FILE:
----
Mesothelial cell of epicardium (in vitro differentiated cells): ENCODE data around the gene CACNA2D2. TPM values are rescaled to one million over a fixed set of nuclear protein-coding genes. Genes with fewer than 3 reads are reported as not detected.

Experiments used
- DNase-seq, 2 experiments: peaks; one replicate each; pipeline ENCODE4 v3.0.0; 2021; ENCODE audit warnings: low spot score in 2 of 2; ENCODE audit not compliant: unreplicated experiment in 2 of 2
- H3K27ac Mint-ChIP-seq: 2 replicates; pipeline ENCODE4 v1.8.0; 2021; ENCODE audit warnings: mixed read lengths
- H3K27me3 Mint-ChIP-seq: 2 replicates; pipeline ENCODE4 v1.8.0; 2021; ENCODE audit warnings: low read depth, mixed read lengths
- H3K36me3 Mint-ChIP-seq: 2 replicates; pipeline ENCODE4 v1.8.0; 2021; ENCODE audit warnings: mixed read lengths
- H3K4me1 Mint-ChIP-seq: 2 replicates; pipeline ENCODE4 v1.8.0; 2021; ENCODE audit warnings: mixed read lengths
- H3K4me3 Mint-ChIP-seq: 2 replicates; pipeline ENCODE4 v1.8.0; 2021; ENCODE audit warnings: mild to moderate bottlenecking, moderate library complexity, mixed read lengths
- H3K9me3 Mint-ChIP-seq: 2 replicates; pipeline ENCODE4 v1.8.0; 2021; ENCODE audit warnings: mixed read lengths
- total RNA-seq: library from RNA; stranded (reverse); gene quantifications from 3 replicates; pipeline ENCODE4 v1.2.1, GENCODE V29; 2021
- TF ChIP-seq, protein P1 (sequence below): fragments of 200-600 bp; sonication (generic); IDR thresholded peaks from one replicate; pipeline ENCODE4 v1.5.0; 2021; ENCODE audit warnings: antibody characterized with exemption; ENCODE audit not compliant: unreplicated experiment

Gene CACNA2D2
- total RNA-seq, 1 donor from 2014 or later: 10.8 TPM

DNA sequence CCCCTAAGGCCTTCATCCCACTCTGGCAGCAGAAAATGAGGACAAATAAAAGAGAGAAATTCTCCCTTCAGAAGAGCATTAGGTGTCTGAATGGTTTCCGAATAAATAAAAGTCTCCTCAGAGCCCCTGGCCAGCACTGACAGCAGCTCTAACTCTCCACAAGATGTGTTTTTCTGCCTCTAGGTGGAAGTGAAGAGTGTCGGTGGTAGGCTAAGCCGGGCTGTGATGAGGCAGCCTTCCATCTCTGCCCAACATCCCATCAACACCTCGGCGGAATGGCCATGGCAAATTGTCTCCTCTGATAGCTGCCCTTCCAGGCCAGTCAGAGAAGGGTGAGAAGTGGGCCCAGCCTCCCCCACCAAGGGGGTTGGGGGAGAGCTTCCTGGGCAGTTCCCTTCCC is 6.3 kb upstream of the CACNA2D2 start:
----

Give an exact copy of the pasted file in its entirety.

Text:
Mesothelial cell of epicardium (in vitro differentiated cells): ENCODE data around the gene CACNA2D2. TPM values are rescaled to one million over a fixed set of nuclear protein-coding genes. Genes with fewer than 3 reads are reported as not detected.

Experiments used
- DNase-seq, 2 experiments: peaks; one replicate each; pipeline ENCODE4 v3.0.0; 2021; ENCODE audit warnings: low spot score in 2 of 2; ENCODE audit not compliant: unreplicated experiment in 2 of 2
- H3K27ac Mint-ChIP-seq: 2 replicates; pipeline ENCODE4 v1.8.0; 2021; ENCODE audit warnings: mixed read lengths
- H3K27me3 Mint-ChIP-seq: 2 replicates; pipeline ENCODE4 v1.8.0; 2021; ENCODE audit warnings: low read depth, mixed read lengths
- H3K36me3 Mint-ChIP-seq: 2 replicates; pipeline ENCODE4 v1.8.0; 2021; ENCODE audit warnings: mixed read lengths
- H3K4me1 Mint-ChIP-seq: 2 replicates; pipeline ENCODE4 v1.8.0; 2021; ENCODE audit warnings: mixed read lengths
- H3K4me3 Mint-ChIP-seq: 2 replicates; pipeline ENCODE4 v1.8.0; 2021; ENCODE audit warnings: mild to moderate bottlenecking, moderate library complexity, mixed read lengths
- H3K9me3 Mint-ChIP-seq: 2 replicates; pipeline ENCODE4 v1.8.0; 2021; ENCODE audit warnings: mixed read lengths
- total RNA-seq: library from RNA; stranded (reverse); gene quantifications from 3 replicates; pipeline ENCODE4 v1.2.1, GENCODE V29; 2021
- TF ChIP-seq, protein P1 (sequence below): fragments of 200-600 bp; sonication (generic); IDR thresholded peaks from one replicate; pipeline ENCODE4 v1.5.0; 2021; ENCODE audit warnings: antibody characterized with exemption; ENCODE audit not compliant: unreplicated experiment

Gene CACNA2D2
- total RNA-seq, 1 donor from 2014 or later: 10.8 TPM

DNA sequence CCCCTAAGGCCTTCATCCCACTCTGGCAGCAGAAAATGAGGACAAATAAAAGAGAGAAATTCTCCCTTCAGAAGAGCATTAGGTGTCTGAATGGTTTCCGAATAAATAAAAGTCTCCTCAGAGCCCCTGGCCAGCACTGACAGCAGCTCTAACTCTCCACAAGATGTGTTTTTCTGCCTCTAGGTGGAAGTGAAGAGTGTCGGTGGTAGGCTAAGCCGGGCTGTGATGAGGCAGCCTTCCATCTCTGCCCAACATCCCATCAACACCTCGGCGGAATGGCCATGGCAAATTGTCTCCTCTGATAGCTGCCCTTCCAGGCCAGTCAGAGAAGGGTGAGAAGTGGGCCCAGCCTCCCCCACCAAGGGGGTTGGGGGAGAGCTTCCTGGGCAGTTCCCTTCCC is 6.3 kb upstream of the CACNA2D2 start: